The Malaysian economy registered the fastest growth in two years for two consecutive quarters, due to stronger private spending and exports. While the growth outlook for the economy has been revised up, there are considerable risks, primarily from political uncertainty and the economy’s continued dependence on oil exports for its growth and revenue.
After starting the year on a firm note with first quarter growth of 5.6 percent, Malaysia posted even stronger growth of 5.8 percent in the second quarter of 2017, beating market expectations of a slight slowdown (Reuters poll forecast).1 Backed by strong domestic demand, particularly due to private sector spending, exports, and broad-based expansion across all major sectors, economic growth was the fastest in two years.
Private consumption grew 7.1 percent and private investment grew 7.4 percent annually in Q2 2017. In large part, the unexpected strength was probably because of the government cash handouts and subsidies to low-income households and housing packages to the country’s majority ethnic group, which cushioned the fall in total personal income due to weaker wages. On the other hand, improving global conditions and strong demand for electronics boosted exports, which grew strongly for the second consecutive quarter, at a rate of 9.6 percent.
On the supply side, the manufacturing and services sectors performed robustly, registering annual growth of 6.0 percent and 6.3 percent, respectively, in Q2. Double-digit growth in manufacturing product sales and retail trade since February 2017 and an above-20.0 percent growth in goods exports in the last two quarters boosted the manufacturing sector.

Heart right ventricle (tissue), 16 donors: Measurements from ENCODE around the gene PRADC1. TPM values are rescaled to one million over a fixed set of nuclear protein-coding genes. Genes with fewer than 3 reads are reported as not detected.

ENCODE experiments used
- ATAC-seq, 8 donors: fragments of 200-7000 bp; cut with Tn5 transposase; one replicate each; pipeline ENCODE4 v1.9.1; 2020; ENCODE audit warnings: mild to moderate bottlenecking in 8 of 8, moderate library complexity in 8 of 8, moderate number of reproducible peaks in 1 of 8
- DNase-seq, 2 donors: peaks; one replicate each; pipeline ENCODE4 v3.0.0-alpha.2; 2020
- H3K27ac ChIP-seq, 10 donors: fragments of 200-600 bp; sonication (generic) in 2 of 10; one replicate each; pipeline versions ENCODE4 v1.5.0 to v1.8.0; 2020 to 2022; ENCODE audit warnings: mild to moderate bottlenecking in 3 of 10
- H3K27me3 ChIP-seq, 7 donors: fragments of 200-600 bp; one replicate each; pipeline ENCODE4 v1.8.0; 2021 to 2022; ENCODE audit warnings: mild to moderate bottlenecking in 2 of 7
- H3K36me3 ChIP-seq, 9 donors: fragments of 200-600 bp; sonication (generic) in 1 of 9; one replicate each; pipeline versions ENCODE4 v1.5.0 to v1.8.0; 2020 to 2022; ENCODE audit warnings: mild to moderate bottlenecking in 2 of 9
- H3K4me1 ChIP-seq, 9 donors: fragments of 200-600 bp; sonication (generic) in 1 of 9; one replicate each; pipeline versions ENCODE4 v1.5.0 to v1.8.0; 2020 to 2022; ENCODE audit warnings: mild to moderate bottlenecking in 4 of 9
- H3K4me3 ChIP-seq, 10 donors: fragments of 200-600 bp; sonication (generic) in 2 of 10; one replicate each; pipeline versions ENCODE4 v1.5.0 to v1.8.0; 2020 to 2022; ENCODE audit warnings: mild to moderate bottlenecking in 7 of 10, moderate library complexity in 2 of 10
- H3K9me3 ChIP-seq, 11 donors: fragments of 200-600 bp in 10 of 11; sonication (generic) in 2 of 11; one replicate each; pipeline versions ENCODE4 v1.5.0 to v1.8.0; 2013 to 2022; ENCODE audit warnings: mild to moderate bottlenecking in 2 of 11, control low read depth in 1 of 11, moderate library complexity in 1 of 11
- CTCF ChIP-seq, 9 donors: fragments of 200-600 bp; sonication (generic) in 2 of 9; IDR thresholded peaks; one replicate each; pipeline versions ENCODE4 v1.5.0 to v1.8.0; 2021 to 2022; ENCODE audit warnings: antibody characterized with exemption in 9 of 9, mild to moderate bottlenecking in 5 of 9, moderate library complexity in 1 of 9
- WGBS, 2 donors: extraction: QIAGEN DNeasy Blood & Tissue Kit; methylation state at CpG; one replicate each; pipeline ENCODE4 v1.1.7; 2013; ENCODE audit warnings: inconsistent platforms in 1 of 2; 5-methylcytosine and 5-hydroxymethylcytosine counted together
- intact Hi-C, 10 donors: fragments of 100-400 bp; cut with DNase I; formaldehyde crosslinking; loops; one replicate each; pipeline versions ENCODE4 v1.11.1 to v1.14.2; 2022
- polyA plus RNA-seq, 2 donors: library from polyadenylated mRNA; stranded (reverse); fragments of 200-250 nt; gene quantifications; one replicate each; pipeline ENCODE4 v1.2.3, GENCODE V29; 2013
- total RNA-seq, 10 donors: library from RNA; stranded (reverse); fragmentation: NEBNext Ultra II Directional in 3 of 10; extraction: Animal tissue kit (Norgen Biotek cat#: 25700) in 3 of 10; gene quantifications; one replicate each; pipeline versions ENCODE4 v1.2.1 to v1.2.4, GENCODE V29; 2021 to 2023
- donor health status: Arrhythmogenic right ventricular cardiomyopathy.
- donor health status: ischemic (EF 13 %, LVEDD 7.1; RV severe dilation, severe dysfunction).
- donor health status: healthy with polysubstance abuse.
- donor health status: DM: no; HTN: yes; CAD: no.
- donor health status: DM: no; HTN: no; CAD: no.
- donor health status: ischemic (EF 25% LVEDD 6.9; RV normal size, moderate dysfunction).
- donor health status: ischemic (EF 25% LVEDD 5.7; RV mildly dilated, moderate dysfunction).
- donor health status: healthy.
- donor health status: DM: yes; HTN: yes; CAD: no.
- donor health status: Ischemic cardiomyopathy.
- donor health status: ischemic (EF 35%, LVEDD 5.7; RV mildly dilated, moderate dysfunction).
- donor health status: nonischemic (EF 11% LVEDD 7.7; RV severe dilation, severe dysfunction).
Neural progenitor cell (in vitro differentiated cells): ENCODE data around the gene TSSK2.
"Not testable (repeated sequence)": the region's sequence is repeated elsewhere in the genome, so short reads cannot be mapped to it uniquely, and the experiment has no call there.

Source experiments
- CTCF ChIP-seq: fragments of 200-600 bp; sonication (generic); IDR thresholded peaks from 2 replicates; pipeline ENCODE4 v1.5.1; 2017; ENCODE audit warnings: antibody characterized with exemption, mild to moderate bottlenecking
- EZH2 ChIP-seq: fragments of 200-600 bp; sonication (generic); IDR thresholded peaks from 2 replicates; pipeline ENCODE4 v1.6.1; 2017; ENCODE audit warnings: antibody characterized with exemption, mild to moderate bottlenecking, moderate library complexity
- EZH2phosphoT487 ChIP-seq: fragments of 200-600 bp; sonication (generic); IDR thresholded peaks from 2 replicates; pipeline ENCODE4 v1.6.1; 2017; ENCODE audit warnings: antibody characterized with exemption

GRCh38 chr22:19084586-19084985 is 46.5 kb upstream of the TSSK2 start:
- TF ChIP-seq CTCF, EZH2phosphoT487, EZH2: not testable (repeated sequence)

Improved asset quality and profitability of financial institutions and favorable funding conditions improved investors’ sentiments, which was reflected in reduced volatility in financial market performance. Credit growth remained strong as financing to the private sector, including the housing market, continued to improve.
Headline inflation declined steadily since April, primarily due to lower domestic fuel prices, although core inflation remained relatively stable. This decline is of significance because prices had escalated threefold between December 2016 and March 2017 due to the retraction of subsidies from cooking oil, rising retail prices of fuels, and appreciation of the domestic currency. The steady decline is likely a sign that their effects on prices may now be diminishing.
Spending controls and a modest rebound in global oil prices helped the government contain the fiscal deficit this quarter. At the same time, the current account surplus improved to 3.4 percent of GDP due to a larger goods surplus and smaller services and primary income deficits. Strong economic performance, together with improving fiscal and external balances, led to an improvement in the economy’s credit rating.